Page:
English for Everyone

<b>English for Everyone</b>
Stephen Lau's website to help you get the wisdom to live as if everything is a miracle.

Tuesday, August 30, 2016

Choice of Words

Choice of words is important in effective writing because you would like to say what you mean, and mean what you say.

Appropriate words and phrases can make a great difference in the quality as well as the effectiveness of your writing.

Selecting words with the right connotation and denotation

Denotation is the precise meaning of a word; connotation is the association of a word, which can be positive, negative, or neutral.

e.g. slender with a positive connotation, suggesting “tall” and “thin”

e.g. thin with a neutral connotation

e.g. skinny with a negative connotation of being “too thin”

Using words in their right parts of speech

e.g. occupational hazard NOT occupation hazard (using noun for an adjective)

e.g. sleep well NOT sleep good (using an adjective for an adverb)

Well, not good, is generally used in a compound word to form a compound adjective:

e.g. A person who behaves well is well-behaved.

e.g. A person with good intentions is well-intentioned.

e.g. A person who speaks well is well-spoken.

BUT “a person with good looks is good-looking.” (NOT well-looking, possibly because well-looking may suggest “looking healthy”.

Using correct idioms

Idioms are accepted expressions in the English language. They add elegance to your writing. But incorrect idioms can make your writing look sloppy. The following are examples of incorrect use of idioms:

e.g. according to NOT according with

e.g. aptitude for NOT aptitude toward

e.g. capable of doing NOT capable to do

e.g. complain to NOT complain with

e.g. comply with NOT comply to

e.g. conclude by saying NOT conclude in saying

e.g. conform to or with NOT conform in

e.g. die of NOT die from

e.g. different from NOT different to or different than

e.g. every now and then NOT ever now and then

e.g. except for NOT excepting for

e.g. identical with NOT identical to

e.g. in accordance with NOT in accordance to

e.g. incapable of doing NOT incapable to do

e.g. in my opinion, NOT to my opinion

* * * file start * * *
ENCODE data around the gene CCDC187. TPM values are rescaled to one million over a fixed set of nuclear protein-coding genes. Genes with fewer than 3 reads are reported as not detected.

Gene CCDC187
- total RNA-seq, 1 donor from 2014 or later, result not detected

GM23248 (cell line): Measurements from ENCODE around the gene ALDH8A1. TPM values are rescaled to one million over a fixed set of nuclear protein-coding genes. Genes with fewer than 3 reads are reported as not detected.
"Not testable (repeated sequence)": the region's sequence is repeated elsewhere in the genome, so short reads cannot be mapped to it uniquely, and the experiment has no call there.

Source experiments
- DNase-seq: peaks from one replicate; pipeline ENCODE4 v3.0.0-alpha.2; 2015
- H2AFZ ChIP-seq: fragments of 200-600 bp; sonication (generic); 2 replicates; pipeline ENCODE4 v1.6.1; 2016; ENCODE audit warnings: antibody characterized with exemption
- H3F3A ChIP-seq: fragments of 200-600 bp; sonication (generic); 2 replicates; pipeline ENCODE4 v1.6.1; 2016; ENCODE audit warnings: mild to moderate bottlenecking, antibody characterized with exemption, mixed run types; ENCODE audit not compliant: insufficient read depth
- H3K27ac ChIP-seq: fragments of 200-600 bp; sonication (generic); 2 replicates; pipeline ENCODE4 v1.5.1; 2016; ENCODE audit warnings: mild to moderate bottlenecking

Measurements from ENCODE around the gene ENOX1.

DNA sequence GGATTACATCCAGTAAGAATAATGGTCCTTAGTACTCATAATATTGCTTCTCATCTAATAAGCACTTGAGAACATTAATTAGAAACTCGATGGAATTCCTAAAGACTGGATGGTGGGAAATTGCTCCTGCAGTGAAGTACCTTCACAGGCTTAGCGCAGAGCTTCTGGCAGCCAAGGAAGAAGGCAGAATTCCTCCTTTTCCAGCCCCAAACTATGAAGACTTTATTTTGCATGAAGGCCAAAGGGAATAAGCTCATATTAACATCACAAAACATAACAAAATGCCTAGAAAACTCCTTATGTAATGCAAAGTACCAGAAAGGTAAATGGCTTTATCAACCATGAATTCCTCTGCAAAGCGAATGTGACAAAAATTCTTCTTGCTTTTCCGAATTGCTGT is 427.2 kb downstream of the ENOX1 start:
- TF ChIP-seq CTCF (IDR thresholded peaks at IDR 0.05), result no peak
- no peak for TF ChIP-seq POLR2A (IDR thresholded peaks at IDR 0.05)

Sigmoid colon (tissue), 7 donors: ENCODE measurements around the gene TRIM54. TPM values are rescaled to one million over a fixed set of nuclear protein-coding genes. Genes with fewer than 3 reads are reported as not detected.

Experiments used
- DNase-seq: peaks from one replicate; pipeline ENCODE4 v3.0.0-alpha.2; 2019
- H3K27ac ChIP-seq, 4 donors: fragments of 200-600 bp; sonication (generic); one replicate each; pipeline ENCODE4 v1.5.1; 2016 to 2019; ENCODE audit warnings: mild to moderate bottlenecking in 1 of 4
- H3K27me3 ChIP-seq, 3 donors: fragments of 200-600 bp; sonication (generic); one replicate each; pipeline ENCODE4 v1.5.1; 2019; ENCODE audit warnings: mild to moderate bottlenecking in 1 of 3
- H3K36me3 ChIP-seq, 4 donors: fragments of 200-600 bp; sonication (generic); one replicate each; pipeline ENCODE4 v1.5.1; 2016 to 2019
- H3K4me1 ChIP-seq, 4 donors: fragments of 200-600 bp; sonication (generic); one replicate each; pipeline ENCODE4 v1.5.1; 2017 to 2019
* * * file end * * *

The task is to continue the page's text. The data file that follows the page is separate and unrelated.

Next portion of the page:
e.g. in search of NOT in search for

e.g. in sight into NOT in sight of

e.g. intend to do NOT intend on doing

e.g. in the year 2010 NOT in the year of 2010

e.g. on the whole NOT on a whole

e.g. outlook on life NOT outlook of life

e.g. plan to do NOT plan on doing

e.g. prior to NOT prior than

e.g. regardless of NOT regardless to

e.g. relate to NOT relate with

e.g. similar to NOT similar with

e.g. super to NOT superior than

e.g. try to see NOT try and see

e.g. type of NOT type of a

e.g. what to do about this NOT what to do with this

Stephen Lau
Copyright© by Stephen Lau

Thursday, August 18, 2016

Know Their Differences

Point of view / view

Point of view: a spot on which one stands to look at something; view: what one sees.

e.g. What would be your point of view if you were the President of the United States?

e.g. We would like to hear your views on this matter.

Dutiable / Dutiful

Dutiable: subject to imported tax; dutiful: showing respect and obedience.

e.g. Tobacco is often dutiable in most countries.

e.g. He is my dutiful son.

Loud / Loudly

Loud: an adverb referring to the note or volume of sound; loudly: an adverb referring to shouting and screaming.

e.g. You played that note too loud.

e.g. Don't talk so loud.

e.g. The protestors were shouting loudly

Altogether / All together

Altogether: completely; all together: suggesting more than one, or as a group.

e.g. The books were all together in a box, But going through all these books is altogether a waste of time.

e.g. We will work this out all together

Ineffective / Ineffectual

Ineffective: not showing any result; ineffectual: unsuccessful.

e.g. The proposition was ineffective, and, as a result, the whole project was ineffectual.

Overall / Total

Overall: describing a measurement between two extremities, from one end to the other; total: complete;

e.g.  What is the overall length of the bridge?

e.g. The project was a total success

Approve / Approve of


Cover in has the force of an adjective; covered with is used as a participle; covered by means hidden, and the word following the preposition is the agent or  cause.

e.g. My shoes are covered in snow.

e.g. The bed was covered with a beautiful blanket.

e.g. The bottle was completely covered by the box.

Approve: give consent to; approve of: think well of.

e.g.  I do not think the committee will approve your plan.

e.g. I do not approve of my daughter's marriage to that young man.

Stephen Lau
Copyright© by Stephen Lau